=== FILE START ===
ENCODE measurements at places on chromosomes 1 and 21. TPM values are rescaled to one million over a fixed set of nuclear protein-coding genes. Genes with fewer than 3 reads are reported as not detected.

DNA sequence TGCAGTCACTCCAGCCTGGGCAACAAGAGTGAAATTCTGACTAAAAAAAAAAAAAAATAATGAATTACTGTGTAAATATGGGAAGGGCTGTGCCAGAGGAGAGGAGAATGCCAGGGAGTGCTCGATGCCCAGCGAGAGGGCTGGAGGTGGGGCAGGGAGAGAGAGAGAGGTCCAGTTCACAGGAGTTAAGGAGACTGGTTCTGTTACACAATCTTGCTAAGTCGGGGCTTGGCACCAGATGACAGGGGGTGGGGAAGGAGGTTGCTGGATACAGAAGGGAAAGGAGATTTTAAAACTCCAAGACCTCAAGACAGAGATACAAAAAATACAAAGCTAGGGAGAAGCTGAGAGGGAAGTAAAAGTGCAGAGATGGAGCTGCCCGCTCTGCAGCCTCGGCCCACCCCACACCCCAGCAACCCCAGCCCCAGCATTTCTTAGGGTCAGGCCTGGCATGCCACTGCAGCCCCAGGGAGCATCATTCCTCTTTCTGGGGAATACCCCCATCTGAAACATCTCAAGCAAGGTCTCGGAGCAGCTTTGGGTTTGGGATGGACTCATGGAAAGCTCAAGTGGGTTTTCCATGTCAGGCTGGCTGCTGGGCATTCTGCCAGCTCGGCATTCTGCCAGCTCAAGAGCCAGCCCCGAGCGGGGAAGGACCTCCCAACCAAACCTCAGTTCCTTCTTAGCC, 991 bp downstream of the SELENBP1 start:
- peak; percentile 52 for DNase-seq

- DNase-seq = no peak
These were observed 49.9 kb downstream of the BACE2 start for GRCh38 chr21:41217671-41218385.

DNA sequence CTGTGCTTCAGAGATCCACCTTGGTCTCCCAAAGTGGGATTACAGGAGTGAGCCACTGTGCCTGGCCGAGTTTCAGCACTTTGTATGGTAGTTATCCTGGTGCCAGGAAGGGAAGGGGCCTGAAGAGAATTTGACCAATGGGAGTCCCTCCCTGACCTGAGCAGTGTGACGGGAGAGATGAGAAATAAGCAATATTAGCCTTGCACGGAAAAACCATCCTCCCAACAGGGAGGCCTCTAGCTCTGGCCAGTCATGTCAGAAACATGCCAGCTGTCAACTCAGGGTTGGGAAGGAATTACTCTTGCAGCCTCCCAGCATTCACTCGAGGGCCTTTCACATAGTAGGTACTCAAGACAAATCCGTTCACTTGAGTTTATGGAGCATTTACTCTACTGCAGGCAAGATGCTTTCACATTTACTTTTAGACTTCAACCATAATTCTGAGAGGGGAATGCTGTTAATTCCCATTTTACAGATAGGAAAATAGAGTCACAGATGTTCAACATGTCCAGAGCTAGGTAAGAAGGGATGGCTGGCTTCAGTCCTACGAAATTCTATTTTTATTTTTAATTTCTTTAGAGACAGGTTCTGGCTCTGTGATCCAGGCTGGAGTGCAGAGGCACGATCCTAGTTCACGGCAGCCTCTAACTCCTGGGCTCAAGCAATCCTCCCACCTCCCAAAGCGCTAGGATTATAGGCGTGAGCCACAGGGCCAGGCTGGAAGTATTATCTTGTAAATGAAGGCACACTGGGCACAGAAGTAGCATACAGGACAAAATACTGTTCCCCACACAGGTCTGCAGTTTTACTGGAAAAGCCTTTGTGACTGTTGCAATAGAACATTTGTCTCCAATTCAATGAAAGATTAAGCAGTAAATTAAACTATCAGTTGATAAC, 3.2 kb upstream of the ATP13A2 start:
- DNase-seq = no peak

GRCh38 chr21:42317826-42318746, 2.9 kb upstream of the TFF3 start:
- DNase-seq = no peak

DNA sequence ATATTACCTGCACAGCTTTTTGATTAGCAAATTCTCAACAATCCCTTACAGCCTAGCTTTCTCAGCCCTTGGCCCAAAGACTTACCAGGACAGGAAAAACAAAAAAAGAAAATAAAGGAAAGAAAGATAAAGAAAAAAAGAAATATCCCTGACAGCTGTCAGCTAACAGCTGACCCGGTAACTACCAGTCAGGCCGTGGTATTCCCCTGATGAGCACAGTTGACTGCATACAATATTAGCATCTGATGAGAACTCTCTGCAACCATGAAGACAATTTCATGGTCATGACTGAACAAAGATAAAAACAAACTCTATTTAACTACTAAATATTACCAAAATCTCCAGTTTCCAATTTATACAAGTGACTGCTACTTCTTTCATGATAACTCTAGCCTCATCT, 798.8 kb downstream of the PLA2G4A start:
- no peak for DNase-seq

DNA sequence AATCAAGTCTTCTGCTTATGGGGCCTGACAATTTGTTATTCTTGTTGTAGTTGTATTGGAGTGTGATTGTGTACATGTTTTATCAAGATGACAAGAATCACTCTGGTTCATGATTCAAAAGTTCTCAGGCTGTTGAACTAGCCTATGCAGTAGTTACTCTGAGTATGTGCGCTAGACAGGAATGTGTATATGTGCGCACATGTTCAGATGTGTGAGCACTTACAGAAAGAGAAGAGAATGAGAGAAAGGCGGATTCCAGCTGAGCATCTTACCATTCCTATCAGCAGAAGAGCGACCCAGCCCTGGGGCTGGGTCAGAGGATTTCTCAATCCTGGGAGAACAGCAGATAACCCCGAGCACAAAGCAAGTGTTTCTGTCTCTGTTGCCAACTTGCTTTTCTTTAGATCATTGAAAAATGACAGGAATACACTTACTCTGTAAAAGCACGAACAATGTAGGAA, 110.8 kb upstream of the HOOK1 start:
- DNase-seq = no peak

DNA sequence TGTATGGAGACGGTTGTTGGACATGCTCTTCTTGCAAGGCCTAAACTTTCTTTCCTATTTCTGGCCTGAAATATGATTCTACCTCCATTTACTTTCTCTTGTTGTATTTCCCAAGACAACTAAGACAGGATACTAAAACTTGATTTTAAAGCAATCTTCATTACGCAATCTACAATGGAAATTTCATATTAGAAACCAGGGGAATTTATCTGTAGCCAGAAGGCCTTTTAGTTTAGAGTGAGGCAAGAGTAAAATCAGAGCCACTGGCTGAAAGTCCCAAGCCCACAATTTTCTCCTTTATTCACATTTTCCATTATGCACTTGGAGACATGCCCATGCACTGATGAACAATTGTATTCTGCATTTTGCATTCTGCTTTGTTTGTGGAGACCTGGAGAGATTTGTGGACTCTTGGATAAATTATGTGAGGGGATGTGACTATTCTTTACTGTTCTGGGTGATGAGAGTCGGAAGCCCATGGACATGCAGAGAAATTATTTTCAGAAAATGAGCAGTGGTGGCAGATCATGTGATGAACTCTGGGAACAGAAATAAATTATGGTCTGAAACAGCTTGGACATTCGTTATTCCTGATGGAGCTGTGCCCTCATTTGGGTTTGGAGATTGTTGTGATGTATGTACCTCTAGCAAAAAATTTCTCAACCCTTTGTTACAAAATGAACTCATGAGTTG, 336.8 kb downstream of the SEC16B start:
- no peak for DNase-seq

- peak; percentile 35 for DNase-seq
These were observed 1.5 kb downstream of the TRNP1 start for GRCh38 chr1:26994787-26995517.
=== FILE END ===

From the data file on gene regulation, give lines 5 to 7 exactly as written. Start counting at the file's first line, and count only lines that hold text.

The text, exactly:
These were observed 49.9 kb downstream of the BACE2 start for GRCh38 chr21:41217671-41218385.

DNA sequence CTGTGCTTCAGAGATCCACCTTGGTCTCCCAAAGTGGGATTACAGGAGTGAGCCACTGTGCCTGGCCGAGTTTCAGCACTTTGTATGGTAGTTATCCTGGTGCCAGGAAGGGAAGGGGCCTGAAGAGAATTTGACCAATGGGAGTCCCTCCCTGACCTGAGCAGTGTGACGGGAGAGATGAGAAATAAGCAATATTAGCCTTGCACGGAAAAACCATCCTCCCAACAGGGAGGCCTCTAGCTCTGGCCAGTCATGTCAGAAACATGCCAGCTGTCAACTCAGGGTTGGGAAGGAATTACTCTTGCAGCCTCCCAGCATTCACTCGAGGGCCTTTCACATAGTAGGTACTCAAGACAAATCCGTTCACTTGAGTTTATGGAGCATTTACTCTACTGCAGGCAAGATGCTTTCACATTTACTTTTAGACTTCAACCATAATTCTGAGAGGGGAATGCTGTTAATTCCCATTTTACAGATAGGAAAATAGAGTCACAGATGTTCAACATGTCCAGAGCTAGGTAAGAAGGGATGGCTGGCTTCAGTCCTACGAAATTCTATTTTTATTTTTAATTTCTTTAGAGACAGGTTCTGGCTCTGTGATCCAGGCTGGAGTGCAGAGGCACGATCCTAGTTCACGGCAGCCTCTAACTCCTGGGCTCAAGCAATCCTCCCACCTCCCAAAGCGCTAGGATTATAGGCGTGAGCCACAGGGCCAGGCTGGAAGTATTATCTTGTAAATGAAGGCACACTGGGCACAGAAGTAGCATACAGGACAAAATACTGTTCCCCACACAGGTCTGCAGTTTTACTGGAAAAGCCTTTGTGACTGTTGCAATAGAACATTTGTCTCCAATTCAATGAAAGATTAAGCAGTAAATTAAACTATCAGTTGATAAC, 3.2 kb upstream of the ATP13A2 start:
- DNase-seq = no peak